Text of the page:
PTSD is a bitch. It can go DIAF, too.
I keep thinking I'm weak. That I shouldn't be feeling this way. I've been NC (no communication) with my parents for a couple years now. Shouldn't I just pull myself up by my bootstraps and put on a happy face and go on my way?
I try. But I must say that bootstraps-erism is faulty logic. It's nearly impossible for people to pick themselves up without any help. Hell, even Jesus had help carrying the cross when he was on his way to die, so if the Son of God needs help, so do we mere mortals.
I get my help from my husband, from his family, and from my friends, using Facebook as a form of communication with the latter two groups (since a lot of friends sadly live far away). Some of these friends I've never actually met in person, and yet they are inordinately helpful. So, so helpful.
I still don't exactly understand PTSD. I just know I have it--I knew I had it before I was formally diagnosed by a counselor. Jumping out of my skin when people scrape their chairs on the floor? Jumping when people come up behind me? Having nightmares every freaking night? Running away and panicking whenever faced with a conflict situation? Disassociating me from myself? Yeah. PTSD.
I'm a little better--but I still panic when people raise their voices. Not as bad--it's a little milder of a reaction. I still get nightmares--but not as often. I can actually stay and talk things out now, instead of actually physically running away. Sometimes I will shut down instead, but not nearly as often. I've made progress.
I still have anxiety and intrusive thoughts. I didn't even know (or remember) that anxiety is connected with PTSD until I was reading around this morning, but it makes sense. It's a form of reaction to certain situations. I still react--but often I'm bewildered by my own reactions. Why do I freak out about this or that?
So, I found a quiz just to see how big my PTSD is. It's based on the formal test, but it's definitely not actually formal. I answered it according to how I feel now, and my score is a 29. I answered according to how I used to be. My score was 49. The higher it is, the worse it is. So...see what I've been saying? I've made progress, and then I felt horrible because I didn't make as much progress as I thought I was.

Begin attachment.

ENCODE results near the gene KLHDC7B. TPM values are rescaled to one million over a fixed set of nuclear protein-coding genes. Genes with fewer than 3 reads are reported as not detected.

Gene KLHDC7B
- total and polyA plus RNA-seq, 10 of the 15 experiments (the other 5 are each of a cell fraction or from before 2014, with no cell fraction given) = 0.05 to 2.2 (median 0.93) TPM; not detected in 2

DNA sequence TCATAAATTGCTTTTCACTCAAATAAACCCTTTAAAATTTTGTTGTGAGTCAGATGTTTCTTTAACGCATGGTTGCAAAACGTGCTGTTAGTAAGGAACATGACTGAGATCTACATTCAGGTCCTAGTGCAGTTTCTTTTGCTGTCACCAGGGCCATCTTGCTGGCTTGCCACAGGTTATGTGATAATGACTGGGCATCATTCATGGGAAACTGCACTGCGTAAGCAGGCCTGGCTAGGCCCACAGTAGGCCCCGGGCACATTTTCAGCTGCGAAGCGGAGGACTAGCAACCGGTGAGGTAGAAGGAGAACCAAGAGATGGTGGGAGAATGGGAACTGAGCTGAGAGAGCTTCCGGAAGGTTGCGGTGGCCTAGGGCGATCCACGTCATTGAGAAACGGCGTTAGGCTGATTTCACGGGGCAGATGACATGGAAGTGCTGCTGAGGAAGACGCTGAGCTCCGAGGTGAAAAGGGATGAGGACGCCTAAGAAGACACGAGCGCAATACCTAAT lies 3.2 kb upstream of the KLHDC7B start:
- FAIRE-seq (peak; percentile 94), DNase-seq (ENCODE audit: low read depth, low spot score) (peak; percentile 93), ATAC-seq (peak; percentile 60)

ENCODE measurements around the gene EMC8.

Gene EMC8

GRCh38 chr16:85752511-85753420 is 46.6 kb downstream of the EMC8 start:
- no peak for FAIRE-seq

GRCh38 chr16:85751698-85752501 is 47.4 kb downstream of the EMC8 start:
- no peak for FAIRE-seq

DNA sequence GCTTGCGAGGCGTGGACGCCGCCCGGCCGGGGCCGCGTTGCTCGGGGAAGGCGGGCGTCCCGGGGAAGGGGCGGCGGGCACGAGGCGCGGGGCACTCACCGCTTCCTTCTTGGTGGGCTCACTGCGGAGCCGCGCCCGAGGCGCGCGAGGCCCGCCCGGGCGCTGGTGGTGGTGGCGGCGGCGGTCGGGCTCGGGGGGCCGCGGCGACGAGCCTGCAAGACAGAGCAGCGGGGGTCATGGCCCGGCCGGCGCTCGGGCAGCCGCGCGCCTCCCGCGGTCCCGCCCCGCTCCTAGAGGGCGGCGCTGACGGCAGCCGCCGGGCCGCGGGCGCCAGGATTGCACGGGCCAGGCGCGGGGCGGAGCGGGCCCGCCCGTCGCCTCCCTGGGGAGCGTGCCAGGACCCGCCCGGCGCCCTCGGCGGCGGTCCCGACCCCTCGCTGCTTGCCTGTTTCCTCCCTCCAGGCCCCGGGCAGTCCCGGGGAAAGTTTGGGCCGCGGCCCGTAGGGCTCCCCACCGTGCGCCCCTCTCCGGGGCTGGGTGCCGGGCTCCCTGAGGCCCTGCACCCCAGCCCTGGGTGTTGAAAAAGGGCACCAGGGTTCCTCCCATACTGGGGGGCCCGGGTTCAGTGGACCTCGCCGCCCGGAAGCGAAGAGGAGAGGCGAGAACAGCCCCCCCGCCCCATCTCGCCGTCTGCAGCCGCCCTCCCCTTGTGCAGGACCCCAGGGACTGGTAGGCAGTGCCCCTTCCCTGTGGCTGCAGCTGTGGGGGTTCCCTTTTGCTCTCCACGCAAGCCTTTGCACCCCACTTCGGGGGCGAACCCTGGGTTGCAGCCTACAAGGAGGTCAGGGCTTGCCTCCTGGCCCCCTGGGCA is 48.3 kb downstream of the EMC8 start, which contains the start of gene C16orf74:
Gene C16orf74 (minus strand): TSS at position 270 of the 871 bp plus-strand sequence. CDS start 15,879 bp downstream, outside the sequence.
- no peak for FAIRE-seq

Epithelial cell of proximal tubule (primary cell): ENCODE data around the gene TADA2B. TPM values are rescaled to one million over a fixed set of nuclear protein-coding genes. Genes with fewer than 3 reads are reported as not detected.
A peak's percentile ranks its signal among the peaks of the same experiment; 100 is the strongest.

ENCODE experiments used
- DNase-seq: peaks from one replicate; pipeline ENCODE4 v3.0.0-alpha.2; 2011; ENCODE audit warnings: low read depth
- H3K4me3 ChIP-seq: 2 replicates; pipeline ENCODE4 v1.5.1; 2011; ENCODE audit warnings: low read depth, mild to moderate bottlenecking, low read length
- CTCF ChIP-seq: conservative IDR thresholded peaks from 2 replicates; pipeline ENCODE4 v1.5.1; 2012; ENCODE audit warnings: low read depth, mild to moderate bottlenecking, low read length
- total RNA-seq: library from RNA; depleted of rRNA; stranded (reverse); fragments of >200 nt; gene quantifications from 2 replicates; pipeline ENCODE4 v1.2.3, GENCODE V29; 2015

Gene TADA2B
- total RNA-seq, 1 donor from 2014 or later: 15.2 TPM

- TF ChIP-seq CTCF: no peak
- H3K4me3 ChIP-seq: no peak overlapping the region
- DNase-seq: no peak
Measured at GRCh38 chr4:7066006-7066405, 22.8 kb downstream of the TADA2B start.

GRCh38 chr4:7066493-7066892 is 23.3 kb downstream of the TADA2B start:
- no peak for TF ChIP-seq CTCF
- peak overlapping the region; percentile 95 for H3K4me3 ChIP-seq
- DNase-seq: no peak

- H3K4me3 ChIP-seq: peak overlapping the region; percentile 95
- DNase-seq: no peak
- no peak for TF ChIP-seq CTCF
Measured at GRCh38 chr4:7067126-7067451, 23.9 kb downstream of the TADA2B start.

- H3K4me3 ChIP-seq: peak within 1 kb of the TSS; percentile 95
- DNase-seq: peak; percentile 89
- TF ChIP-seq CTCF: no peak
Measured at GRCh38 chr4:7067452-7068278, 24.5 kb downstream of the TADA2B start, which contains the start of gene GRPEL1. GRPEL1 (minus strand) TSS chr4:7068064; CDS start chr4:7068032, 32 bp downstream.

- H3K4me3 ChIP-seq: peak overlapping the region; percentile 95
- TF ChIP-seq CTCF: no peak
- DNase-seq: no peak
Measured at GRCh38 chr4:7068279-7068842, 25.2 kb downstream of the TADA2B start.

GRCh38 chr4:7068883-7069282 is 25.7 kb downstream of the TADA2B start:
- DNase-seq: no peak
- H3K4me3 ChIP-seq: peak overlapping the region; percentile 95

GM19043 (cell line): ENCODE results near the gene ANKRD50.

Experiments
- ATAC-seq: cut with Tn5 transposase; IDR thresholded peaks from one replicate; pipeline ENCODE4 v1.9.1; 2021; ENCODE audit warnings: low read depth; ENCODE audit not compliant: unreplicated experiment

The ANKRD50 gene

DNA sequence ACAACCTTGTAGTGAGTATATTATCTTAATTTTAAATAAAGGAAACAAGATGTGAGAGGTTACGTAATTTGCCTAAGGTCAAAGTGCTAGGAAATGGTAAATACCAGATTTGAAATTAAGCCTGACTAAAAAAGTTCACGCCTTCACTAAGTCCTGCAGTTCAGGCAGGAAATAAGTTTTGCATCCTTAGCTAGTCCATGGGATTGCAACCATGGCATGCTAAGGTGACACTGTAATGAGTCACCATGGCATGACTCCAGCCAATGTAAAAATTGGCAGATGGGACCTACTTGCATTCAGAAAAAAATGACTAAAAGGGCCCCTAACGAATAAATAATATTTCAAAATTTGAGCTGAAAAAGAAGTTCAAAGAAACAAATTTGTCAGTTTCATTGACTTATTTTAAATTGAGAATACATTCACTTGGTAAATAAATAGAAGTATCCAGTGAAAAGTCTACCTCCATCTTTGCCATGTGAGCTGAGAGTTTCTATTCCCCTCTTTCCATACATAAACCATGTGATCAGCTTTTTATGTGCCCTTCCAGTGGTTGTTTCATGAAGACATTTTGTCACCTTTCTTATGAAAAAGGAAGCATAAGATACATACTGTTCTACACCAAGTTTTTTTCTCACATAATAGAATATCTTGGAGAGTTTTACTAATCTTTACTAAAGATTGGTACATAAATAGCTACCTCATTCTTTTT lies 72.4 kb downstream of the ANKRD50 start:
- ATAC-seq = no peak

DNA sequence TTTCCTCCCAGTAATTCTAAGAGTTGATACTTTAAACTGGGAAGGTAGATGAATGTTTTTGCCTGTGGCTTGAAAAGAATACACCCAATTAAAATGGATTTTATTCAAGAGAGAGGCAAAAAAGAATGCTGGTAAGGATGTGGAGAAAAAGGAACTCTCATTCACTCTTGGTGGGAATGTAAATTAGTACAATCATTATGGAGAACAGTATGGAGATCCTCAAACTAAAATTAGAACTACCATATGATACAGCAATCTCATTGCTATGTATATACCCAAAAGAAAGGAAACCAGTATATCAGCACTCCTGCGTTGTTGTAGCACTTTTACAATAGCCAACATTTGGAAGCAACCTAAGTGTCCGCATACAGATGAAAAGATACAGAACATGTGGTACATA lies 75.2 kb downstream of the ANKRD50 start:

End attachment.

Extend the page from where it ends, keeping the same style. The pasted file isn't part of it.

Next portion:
So, my husband has been contacting a couple of places to see if he can get me an appointment with a psychiatrist--and the first place said their first opening was in the middle of March. The Yelp reviews of another place says people do wait a couple of months before their appointments. And I'm not sure about any of the other places being able to see me sooner than later.
Looks like I will likely be seeing my regular doctor (who first prescribed me Lexapro) and see if he can up the strength or something. Just to tide me over until I can see a psychiatrist. I'm actually doing okay right now, mostly. Just kind of...small-d depressed at the fact that I'm not as healed as I thought I was. I'm not lolling about, listless and devoid of energy. But I am having more PTSD symptoms than I'd realized--and need some help with that.
Well, thanks for bearing with me as I talk about my battles. It has a lot of influence over my marathon training--hence why I'm talking about it. Tonight--I will try to go to the exercise room for sure, to beat the discombobulated feeling out of me. Not to mention the uplifting effects of my exercise mix on my iPod--mostly hymns, some traditional and some by Marty Haugen or the St. Louis Jesuits.
Yeah, I'm looking forward to it already.